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German Chancellor Olaf Scholz: A Very Special Responsibility

As successor to Angela Merkel, Olaf Scholz is facing a wealth of challenges at home and abroad. In the coming days, he faces key international summits while a domestic energy crisis begins to spiral. Is the new Chancellor up to the challenge?

German Chancellor Olaf Scholz: A Very Special Responsibility

German Chancellor Olaf Scholz photographed during an interview in Berlin

Claus Christian Malzahn


BERLIN — Forty years ago, Germany's Chancellor Olaf Scholz was elected vice chairman of the Young Socialists. It was the heyday of the peace movement; Scholz, too, demonstrated against the stationing of U.S. medium-range missiles on the soil of the Federal Republic.

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Back then, too, in 1982, there was a turning point.

The social-liberal coalition of Helmut Schmidt was entering its last year in government. At many demonstrations against rearmament, a song by the rock band Fehlfarben, which the chancellor probably still remembers and which he presumably once sang along to, was played over booming loudspeakers: "No pause for breathing, history is being made, we're making progress!"

This refrain is now highly topical again. Over the coming days, the chancellor will have no respite: He has to make history at four international summits.

G7 in Bavaria, NATO in Madrid

On Sunday and Monday, the chancellor will then host the G7 summit at the hermetically sealed Elmau Castle in Bavaria. And on Tuesday, the German head of government will fly to Madrid for the NATO summit.

The Chancellor tried to explain what he hopes to achieve at all these summits in a government statement in the Bundestag on Wed. June 22.

Before turning to world politics, he once again thanked "from the bottom of his heart" those in parliament who had approved the 100-billion-euro special fund for equipping the army earlier this month.

The reorientation of German policy has been met with "international recognition," said Scholz. Germany bears "a very special responsibility," he added. This sounds somewhat more pleasing than the demand thrown into the room by SPD party leader Lars Klingbeil at a conference of the Ebert Foundation: Germany must assume the role of a "leading power" in international politics. But in essence, the chancellor obviously meant the same thing.

European leadership in demand

And leadership is also in demand in Europe. The war in Ukraine has been raging for four months; Russian threats are now also massively directed against NATO member Lithuania, which is blocking deliveries of sanctioned goods to the Kaliningrad enclave.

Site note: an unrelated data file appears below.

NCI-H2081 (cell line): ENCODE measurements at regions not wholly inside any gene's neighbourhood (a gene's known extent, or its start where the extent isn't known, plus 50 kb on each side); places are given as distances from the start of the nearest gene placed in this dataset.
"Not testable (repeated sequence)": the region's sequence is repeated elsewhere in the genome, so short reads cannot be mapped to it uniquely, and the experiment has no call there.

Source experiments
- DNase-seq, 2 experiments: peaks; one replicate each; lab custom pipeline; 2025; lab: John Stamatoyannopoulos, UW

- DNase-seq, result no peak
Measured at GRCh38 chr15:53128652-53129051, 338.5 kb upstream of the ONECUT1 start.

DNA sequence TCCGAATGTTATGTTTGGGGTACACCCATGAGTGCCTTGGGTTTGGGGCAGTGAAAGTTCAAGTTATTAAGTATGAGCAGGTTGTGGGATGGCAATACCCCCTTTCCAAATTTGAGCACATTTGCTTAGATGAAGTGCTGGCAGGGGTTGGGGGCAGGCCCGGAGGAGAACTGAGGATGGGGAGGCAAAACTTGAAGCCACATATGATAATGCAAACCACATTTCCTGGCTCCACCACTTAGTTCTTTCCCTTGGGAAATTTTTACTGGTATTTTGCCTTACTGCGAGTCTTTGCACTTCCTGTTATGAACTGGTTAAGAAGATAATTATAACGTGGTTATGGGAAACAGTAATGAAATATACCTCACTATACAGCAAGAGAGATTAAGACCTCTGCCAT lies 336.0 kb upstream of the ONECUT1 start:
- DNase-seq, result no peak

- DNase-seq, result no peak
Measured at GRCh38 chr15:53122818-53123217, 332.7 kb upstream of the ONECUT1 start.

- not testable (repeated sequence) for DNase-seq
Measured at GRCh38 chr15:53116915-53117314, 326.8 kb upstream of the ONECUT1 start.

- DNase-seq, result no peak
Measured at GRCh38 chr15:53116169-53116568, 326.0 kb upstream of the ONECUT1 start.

The partnership with the Kremlin is history.

Scholz stressed he will not consider the defense of the alliance territory as mere words, but will "defend every square meter." In the meantime, hardly any debate in the Bundestag can be made without statements on the German military. He mentioned the "robust Bundeswehr brigade" stationed on NATO's eastern flank, promised to permanently strengthen the German presence there, and also to expand the presence of the German Navy and Air Force in the Baltic Sea region.

"With this commitment, we will go to the NATO summit next week," which will send a "signal of cohesion and unity" in the alliance. In contrast, the partnership with the Kremlin, which NATO had still presented as a strategic concept in 2010, is history. With "Putin's aggressive, imperialist Russia," that would be "inconceivable for the foreseeable future." The admission of Sweden and Finland to NATO, on the other hand, would be a "security gain" for Europe.

But this has to happen first; Turkey has so far blocked the two Scandinavian countries on rather flimsy grounds. The summit will be about making Turkish President Recep Tayyip Erdogan an offer he cannot refuse, since the conflict has not been cleared yet.

It is quite possible that there will only be a declaration of intent in Madrid, followed by a drawn-out ratification process, as the decision on NATO admission must be unanimous.

Ukraine President Volodymyr Zelensky welcomes Olaf Scholz and French President Emmanuel Macron in Kyiv

Kay Nietfeld/dpa/ZUMA

Problems ahead at the EU summit

Even in Brussels, when the negotiation of accession of western Balkan states happens, not everything is likely to go smoothly. Countries like Northern Macedonia have been waiting for an OK from the EU for almost 20 years now, and they are facing resistance. Earlier this month, Scholz had to dispel concerns during his visit to Bulgaria.